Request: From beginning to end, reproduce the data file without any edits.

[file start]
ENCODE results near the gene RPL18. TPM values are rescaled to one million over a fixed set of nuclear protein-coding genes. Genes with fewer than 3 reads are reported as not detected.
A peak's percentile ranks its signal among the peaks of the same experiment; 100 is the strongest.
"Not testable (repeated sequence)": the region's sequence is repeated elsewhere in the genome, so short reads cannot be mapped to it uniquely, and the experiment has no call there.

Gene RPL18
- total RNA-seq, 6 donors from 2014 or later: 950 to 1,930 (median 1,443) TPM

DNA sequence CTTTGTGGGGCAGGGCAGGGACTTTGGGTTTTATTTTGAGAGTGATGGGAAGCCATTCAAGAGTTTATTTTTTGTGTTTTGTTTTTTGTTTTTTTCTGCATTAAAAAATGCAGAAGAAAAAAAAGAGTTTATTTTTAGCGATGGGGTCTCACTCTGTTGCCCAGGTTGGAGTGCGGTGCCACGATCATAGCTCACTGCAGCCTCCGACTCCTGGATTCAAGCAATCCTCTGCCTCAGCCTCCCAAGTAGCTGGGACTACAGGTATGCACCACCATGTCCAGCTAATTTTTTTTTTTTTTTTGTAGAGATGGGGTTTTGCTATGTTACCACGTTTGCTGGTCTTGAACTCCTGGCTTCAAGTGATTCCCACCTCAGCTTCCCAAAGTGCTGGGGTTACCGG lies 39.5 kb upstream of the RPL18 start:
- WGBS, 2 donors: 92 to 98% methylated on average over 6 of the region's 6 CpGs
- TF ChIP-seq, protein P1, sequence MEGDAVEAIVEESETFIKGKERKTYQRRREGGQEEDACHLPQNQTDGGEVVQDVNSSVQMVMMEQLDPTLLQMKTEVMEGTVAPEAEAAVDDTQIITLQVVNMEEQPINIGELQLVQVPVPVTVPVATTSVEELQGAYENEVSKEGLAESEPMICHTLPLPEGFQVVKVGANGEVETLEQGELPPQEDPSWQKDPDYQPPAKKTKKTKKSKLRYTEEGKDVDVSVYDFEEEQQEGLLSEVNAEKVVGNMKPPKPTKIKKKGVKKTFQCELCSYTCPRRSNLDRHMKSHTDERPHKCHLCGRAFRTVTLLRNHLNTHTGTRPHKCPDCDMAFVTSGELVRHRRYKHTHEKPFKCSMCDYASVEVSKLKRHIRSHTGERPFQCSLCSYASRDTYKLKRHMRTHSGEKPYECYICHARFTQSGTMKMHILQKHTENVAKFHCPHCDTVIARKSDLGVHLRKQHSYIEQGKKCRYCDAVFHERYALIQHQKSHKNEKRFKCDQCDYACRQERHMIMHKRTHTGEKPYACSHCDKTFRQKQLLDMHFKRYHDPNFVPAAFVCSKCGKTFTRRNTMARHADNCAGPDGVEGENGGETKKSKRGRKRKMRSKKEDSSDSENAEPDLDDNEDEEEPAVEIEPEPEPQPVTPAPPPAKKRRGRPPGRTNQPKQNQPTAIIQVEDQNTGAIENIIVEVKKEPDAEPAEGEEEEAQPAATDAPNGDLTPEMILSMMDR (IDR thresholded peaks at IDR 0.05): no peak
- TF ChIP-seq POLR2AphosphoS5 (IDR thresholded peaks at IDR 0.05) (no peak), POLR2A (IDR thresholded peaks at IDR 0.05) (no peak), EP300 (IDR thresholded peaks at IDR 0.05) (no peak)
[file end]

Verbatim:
ENCODE results near the gene RPL18. TPM values are rescaled to one million over a fixed set of nuclear protein-coding genes. Genes with fewer than 3 reads are reported as not detected.
A peak's percentile ranks its signal among the peaks of the same experiment; 100 is the strongest.
"Not testable (repeated sequence)": the region's sequence is repeated elsewhere in the genome, so short reads cannot be mapped to it uniquely, and the experiment has no call there.

Gene RPL18
- total RNA-seq, 6 donors from 2014 or later: 950 to 1,930 (median 1,443) TPM

DNA sequence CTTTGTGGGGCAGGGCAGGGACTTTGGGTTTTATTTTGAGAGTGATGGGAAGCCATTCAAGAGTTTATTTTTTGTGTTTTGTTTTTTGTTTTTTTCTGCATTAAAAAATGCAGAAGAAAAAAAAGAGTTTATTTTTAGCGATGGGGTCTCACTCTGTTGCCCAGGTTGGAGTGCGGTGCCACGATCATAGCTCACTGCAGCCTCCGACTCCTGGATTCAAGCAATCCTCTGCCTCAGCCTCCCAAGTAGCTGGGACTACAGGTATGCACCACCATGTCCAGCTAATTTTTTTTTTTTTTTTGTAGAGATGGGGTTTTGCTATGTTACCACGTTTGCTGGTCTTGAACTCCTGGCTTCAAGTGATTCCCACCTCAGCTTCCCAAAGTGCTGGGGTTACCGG lies 39.5 kb upstream of the RPL18 start:
- WGBS, 2 donors: 92 to 98% methylated on average over 6 of the region's 6 CpGs
- TF ChIP-seq, protein P1, sequence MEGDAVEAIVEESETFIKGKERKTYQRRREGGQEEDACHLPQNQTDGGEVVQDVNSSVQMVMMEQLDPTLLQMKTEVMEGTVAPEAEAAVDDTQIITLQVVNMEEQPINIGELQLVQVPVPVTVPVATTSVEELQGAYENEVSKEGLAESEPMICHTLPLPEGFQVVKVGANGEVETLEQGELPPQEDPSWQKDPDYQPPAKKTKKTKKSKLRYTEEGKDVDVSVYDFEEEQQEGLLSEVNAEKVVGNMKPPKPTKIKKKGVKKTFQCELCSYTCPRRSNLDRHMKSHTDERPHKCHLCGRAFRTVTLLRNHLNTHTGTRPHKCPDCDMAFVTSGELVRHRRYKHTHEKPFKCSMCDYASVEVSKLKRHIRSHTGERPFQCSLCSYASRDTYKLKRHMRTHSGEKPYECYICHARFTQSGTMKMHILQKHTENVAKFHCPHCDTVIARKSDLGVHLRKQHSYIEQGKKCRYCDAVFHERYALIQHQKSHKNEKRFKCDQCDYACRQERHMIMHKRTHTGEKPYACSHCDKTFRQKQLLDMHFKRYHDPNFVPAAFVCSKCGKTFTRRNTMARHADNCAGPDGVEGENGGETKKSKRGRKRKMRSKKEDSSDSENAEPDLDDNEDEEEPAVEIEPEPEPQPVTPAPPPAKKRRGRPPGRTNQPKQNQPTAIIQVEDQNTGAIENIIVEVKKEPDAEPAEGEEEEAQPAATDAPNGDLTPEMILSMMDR (IDR thresholded peaks at IDR 0.05): no peak
- TF ChIP-seq POLR2AphosphoS5 (IDR thresholded peaks at IDR 0.05) (no peak), POLR2A (IDR thresholded peaks at IDR 0.05) (no peak), EP300 (IDR thresholded peaks at IDR 0.05) (no peak)